by Gina Lima, Parent
Is it ever too early to chat with an astronaut? Have you dissected a cow eye? How would you like to be interviewed by top executives in the engineering field? Maybe competing at nationals in Washington DC is more your style? These are all experiences that my children have had in their Gifted and Talented (GT) class.
People say, why is GT important? I would ask, why is providing a class that supports the needs of any student important? If kids are ready and willing to do extra work and to try new things, why not challenge them? As a parent, I have been astounded by the variety, complexity, and magnitude of what our students can achieve and create in a class that meets for 30 minutes a day.
In our district, anyone testing 75% (proficient) is welcome to join the GT class during resource time. The classroom is a large, open space with 10-20 kids of all races, ethnicities, and religions shuffling in all day to find a spot at shared tables. This variety of proficient and gifted learners stimulates the group both socially and academically as they all “figure it out” together. They have a flexible curriculum that allows for new material and guest speakers, while offering a list of assignments and projects that are repeated with new themes every year.
The GT teacher acts as the bridge between the students and the real world. GT teachers are dedicated to expanding the reach of our student’s capabilities by finding new courses, distance learning, grants, competitions, summer programs, and often, local professionals and parents who will donate their time to enhance the classroom experience. Their position allows them to match students’ unique interests to programs and professionals that parents would not know about. GT resource teachers are constantly encouraging our students, following up on their progress, teasing out their skills, lending a helping hand, cheering them on, creating that safe, creative space, and expanding their horizons. They have the job of pushing them past what is comfortable and easy.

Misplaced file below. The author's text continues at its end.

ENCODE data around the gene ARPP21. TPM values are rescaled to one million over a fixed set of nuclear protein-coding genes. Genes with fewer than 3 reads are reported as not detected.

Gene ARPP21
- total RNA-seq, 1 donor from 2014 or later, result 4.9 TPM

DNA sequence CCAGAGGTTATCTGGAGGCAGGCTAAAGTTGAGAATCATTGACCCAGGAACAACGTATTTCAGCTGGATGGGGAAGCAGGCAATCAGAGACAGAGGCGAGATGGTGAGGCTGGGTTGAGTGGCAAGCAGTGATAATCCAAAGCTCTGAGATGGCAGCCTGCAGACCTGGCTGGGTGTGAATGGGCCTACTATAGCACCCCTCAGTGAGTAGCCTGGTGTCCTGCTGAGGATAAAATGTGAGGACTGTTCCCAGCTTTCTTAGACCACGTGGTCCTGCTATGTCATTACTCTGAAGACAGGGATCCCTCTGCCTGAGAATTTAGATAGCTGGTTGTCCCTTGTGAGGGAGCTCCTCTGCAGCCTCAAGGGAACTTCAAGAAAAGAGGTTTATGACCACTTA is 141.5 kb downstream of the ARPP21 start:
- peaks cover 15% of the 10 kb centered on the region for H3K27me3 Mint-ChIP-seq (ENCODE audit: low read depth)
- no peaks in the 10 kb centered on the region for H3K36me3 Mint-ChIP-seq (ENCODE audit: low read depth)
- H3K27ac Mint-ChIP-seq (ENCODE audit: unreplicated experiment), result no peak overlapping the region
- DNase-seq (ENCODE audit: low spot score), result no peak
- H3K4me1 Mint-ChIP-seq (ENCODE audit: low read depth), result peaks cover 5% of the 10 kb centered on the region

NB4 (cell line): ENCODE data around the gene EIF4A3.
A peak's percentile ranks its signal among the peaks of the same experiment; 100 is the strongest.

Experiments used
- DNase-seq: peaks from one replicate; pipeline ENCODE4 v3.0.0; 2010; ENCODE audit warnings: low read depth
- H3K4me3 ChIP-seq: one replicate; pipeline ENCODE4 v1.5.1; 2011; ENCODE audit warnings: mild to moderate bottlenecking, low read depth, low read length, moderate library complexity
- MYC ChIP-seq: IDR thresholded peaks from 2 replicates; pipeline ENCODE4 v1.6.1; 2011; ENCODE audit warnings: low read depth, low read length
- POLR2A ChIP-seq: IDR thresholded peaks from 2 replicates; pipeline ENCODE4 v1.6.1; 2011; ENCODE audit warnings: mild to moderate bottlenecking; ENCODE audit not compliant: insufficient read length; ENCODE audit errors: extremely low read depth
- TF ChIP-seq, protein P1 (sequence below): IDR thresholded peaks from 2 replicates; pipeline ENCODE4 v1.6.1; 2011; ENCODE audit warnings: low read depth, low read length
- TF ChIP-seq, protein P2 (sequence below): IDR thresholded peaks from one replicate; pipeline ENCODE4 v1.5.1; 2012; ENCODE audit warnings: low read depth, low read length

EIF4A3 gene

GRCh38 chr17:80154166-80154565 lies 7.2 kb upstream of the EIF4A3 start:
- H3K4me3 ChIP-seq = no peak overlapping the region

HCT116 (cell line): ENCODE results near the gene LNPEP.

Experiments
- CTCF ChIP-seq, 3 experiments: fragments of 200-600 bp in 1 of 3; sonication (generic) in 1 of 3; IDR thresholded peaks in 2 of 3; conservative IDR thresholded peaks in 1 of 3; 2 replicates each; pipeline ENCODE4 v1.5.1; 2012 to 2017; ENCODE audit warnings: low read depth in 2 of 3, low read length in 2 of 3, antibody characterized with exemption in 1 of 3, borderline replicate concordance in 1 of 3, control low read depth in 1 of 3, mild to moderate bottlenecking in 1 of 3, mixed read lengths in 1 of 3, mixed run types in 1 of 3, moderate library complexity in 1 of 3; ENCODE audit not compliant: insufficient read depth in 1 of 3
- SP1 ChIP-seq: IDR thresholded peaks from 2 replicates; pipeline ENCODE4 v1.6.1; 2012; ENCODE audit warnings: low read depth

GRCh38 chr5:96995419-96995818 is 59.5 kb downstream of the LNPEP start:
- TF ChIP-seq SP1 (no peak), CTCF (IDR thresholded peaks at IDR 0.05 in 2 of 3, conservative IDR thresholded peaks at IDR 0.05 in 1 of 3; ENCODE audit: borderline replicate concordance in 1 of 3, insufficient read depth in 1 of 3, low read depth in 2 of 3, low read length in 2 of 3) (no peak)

Over the last 12 years, my children have each told me that they look forward to their GT class period. It’s a safe place, where like-minded peers can learn from each other, challenge one another, and dig deeper into new ideas. It is an exploratory place and unlike any other class. These learners create groups, compete as teams, or work independently to deliver assignments. The assignments are chosen because they give an extra academic boost to a variety of subjects including spelling, word analysis, essay writing, geography, history, and STEM (Science, Technology, Engineering, and Mathematics). Assignments that repeat every year focus on continuous practice of certain skills, critical thinking, research, and interdisciplinary and experiential approaches to STEM.
I can attest to the fact that my three daughters have all been challenged, enriched, and engaged in their GT classroom. They have surprised me with their talents, and more importantly, they have surprised themselves! They seem confident starting new projects, speak effortlessly to groups or professionals, are able to work in teams, and complete projects that require research skills, scientific analysis, problem solving, and essay writing. They can identify and solve problems, manage their time, and see their projects to completion. In time, they have identified themselves as leaders and as competent students.
As a parent, I will continue to support GT curriculum for students in our district as well as any further investments to future GT programs nationwide. GT classes meet the needs of capable students who are curious and creative, ready for more intense challenges. GT teachers support teachers with the overall goal of reaching the highest learning potential of every student. In my opinion, GT elevates the reputation of our school district and gives our kids a chance to shine while they make positive choices about their own education.